Contribution of AI to a Coronavirus vaccine
Biomedical research of vaccines against COVID-19 was already being tested in humans in March. Three months after the initial outbreak was identified in China, many of those owed their rapid start to the power of Artificial intelligence (AI).
The feat is a promising and remarkable step in more than 200 years of immunization history. The experience may revolutionize the way vaccines are developed, potentially saving countless lives in future epidemics.
According to the World Health Organization (WHO), 34 vaccine candidates were being tested in humans as of early September. Another 145 candidates were picked up to test them in animals or in the lab, says WHO keeping a worldwide running list. Considering no one had heard of the novel coronavirus less than a year ago, these numbers are surprising. Novel coronavirus now recognized as SARS-CoV-2 that causes respiratory disease COVID-19. It typically takes several years or even decades to create a vaccine. The mumps vaccine’s highest speed record went from a collected sample to a marketed product within almost four years.
Research is speeding up with time. Our society and economy likely will not return to normal until a highly effective vaccine has been administered to a substantial amount of the planet’s population. The search for a vaccine has now expanded, collaborating with thousands of researchers at hundreds of laboratories worldwide and spending billions of dollars.
Human lives and the global vaccine market are at stake, risking approximately US $35billion even before COVID-19, and governments, philanthropies, and apothecary companies have been spending accordingly. In July, the U.S. government agreed to pay nearly $2 billion to pharmaceutical giants German’s BioNTech and Pfizer for 100 million doses of a vaccine when and if it comes to the market. Other major vaccine initiatives across the world are also getting funded in the 10 figures.
Machine learning algorithms and computational analyses have played a pivotal role in the vaccine venture. These tools help researchers understand the structure of the virus and speculate which of its components will provoke an immune response, an essential step in designing vaccines. These can also help scientists choose the potential vaccines’ elements, track the virus’s genetic mutations, and make sense of experimental data.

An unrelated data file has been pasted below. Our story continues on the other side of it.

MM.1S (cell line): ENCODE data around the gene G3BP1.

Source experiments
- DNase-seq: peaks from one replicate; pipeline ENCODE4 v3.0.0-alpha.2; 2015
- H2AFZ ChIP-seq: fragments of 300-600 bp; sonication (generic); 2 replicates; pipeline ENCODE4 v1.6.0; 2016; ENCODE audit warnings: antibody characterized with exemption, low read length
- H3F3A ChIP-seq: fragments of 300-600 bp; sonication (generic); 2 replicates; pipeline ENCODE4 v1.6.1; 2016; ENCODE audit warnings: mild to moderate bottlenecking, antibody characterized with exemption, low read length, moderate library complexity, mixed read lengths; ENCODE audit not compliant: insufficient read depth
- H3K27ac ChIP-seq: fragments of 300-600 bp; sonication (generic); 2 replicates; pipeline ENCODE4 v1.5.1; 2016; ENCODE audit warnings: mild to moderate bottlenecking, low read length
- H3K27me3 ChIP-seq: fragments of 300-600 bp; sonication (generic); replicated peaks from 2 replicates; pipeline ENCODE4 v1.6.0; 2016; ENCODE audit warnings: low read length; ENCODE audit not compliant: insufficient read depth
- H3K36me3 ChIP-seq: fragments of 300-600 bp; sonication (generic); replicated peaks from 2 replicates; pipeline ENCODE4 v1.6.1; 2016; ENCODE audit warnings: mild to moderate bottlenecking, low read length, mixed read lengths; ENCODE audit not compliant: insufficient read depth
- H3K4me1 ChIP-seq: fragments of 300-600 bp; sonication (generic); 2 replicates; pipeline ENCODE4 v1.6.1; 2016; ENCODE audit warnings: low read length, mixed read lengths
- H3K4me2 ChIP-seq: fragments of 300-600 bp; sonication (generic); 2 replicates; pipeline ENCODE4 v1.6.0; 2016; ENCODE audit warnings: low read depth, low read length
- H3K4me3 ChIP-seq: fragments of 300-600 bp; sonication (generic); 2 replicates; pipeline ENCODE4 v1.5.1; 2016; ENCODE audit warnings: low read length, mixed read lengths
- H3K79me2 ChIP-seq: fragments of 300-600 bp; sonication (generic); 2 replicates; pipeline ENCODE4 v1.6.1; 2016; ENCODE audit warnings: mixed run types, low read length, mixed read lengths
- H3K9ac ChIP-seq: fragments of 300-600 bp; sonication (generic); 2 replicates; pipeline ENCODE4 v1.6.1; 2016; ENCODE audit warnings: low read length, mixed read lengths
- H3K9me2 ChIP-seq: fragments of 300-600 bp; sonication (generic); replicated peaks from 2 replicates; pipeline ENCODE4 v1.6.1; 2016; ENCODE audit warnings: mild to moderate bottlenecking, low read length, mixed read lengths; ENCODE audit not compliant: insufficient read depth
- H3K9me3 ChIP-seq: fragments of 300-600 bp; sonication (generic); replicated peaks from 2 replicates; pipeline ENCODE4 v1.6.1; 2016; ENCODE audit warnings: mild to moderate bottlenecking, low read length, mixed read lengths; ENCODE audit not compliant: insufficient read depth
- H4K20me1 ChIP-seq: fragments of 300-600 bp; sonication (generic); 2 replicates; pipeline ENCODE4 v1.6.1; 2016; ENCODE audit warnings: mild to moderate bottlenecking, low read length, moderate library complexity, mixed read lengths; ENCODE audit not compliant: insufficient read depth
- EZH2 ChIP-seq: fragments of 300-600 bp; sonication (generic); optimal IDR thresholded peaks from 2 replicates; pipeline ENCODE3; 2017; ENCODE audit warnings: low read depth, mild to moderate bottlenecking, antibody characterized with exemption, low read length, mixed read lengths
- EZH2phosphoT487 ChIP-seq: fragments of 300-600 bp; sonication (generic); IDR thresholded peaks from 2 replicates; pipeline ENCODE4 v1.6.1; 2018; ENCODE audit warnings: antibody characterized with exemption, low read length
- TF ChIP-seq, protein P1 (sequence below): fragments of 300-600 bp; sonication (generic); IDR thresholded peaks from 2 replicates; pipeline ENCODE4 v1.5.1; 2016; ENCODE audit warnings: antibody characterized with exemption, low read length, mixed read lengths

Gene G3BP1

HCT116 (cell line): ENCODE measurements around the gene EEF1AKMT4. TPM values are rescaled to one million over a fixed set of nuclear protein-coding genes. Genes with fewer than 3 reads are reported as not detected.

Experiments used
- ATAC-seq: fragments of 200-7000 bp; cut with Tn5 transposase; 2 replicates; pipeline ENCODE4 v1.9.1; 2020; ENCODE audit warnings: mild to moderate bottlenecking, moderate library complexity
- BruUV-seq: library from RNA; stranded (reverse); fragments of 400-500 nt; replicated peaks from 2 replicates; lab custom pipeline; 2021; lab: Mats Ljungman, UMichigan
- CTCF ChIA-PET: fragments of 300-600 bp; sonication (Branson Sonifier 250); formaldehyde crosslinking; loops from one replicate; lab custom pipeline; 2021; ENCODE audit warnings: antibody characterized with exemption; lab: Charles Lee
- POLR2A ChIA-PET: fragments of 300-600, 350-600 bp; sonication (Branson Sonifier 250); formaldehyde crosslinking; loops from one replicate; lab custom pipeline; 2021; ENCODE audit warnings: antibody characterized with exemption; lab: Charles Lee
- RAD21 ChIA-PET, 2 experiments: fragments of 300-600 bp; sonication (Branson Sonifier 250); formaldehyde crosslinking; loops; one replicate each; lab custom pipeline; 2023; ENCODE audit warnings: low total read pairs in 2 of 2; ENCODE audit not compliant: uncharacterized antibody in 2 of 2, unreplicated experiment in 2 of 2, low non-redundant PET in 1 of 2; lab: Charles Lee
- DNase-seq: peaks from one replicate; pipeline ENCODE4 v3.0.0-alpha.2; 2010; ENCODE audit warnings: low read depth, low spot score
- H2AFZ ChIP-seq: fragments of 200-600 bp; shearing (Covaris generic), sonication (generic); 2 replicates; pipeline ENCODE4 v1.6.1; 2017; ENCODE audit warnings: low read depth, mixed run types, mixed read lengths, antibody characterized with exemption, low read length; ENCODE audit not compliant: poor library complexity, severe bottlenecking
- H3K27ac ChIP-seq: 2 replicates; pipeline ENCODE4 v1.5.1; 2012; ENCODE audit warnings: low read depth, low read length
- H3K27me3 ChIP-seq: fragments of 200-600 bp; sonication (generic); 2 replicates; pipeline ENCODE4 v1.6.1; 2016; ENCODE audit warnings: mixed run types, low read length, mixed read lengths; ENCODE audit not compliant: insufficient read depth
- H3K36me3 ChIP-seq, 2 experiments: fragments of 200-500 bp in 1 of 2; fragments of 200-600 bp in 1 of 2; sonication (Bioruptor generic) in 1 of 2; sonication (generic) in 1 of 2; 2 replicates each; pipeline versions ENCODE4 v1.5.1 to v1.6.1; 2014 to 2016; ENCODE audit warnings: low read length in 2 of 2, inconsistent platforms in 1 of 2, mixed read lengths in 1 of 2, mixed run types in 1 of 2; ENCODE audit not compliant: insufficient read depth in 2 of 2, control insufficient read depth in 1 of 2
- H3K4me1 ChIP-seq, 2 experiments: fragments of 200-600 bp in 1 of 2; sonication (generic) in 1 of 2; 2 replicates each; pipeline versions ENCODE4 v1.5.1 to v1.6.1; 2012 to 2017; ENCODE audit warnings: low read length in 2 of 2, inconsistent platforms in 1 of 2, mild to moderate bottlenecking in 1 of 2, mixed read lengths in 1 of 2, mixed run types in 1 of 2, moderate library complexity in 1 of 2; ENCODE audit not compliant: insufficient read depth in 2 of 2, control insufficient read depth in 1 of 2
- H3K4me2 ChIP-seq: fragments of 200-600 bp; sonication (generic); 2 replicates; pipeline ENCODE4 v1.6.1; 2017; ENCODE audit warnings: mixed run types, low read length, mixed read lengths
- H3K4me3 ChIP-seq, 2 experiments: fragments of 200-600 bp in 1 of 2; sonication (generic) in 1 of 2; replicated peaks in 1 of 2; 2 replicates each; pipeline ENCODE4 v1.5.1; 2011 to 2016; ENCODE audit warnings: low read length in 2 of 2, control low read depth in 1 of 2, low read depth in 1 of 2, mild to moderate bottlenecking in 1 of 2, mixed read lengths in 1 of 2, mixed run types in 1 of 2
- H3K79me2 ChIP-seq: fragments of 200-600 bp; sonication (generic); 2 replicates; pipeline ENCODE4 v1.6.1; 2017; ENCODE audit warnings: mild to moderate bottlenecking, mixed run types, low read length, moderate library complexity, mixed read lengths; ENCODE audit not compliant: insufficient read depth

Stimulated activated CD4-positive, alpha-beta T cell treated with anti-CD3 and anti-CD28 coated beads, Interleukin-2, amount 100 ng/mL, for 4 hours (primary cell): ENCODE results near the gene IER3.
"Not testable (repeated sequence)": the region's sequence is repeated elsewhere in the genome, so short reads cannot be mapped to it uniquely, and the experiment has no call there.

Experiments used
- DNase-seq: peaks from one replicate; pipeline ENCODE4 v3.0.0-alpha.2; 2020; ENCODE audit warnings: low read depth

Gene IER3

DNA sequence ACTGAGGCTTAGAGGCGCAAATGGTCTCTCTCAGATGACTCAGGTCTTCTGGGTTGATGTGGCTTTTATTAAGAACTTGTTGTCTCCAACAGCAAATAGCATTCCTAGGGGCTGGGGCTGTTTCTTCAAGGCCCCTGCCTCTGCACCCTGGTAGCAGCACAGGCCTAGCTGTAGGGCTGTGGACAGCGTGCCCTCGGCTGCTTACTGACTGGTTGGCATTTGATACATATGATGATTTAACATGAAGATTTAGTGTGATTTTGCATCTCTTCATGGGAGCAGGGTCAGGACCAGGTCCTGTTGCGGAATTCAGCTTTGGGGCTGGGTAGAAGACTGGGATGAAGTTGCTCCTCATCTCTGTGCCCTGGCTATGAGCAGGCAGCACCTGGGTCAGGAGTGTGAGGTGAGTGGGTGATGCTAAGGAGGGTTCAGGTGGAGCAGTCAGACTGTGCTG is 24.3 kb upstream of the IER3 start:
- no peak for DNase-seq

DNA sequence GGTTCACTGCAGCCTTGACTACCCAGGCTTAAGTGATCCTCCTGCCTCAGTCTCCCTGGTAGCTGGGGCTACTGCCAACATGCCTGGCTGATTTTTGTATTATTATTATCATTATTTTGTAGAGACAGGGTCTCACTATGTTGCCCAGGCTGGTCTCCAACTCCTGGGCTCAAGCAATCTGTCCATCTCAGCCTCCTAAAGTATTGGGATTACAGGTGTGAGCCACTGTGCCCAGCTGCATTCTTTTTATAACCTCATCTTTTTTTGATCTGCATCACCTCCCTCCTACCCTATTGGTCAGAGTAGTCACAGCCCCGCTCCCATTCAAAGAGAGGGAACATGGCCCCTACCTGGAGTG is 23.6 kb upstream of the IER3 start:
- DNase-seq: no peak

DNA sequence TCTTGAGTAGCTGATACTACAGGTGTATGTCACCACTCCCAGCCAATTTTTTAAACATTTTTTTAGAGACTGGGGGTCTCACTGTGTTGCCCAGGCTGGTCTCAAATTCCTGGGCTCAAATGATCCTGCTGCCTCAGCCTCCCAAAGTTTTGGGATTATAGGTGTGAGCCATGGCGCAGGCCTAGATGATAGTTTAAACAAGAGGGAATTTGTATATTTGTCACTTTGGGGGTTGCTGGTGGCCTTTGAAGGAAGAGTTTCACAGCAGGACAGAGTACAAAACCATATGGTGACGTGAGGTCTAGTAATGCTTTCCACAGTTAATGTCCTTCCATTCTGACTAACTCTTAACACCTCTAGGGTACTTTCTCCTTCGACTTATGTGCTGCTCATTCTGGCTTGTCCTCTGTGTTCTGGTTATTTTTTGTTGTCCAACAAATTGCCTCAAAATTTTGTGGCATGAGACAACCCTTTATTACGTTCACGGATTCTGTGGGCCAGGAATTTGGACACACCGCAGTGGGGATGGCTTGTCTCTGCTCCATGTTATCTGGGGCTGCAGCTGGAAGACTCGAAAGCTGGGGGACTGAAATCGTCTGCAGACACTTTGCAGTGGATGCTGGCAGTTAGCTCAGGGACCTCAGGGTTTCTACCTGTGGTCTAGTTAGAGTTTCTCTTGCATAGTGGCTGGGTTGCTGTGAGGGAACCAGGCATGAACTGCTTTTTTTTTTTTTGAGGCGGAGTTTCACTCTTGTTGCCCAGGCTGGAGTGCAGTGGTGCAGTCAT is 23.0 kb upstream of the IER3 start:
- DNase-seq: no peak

Suchi Saria, a professor at the John Hopkins Whiting School of Engineering and director of the university’s machine learning and health care lab, says, “AI is a powerful catalyst.” She explains, “AI enables scientists “to draw insights by combining data from multiple experimental and real-world sources.” She adds, such datasets are mostly messy and challenging as the researchers historically haven’t attempted this kind of analysis.
AI has contributed to the quest for a COVID vaccine than it has ever before. It is a tiny part of a broader suite of computational tools that are revolutionizing vaccine R&D. A few people have already started thinking about the next pandemic, and on the other hand, scientists have also started to figure out how these tools will do a bit more the next time.
In the early months of the pandemic, Russ Altman and Binbin Chen led a team of computer scientists at the Standford Institute for Human-Centred Artificial Intelligence (HAI) used machine learning to see if vaccine candidates, tested in animals can provoke an excellent immune response. Using the neural-network algorithms NetMHCpan-4.0 and MARIA and DiscoTope, the scientists came up with a list of targets or epitopes on the coronavirus that is expected to provoke an immune response. These epitopes are components of the virus, which B cells and T cells will likely identify.
AI cannot predict human trials’ success, but it can make sense of the mountains of data from several experiments by looking at all the parameters and discovering patterns that a human brain might miss to spot. As vaccine candidates advance to the second and third phases of clinical testing, thousands of patients will be associated. Artificial intelligence will be vital in analysing clinical and immunological data rapidly.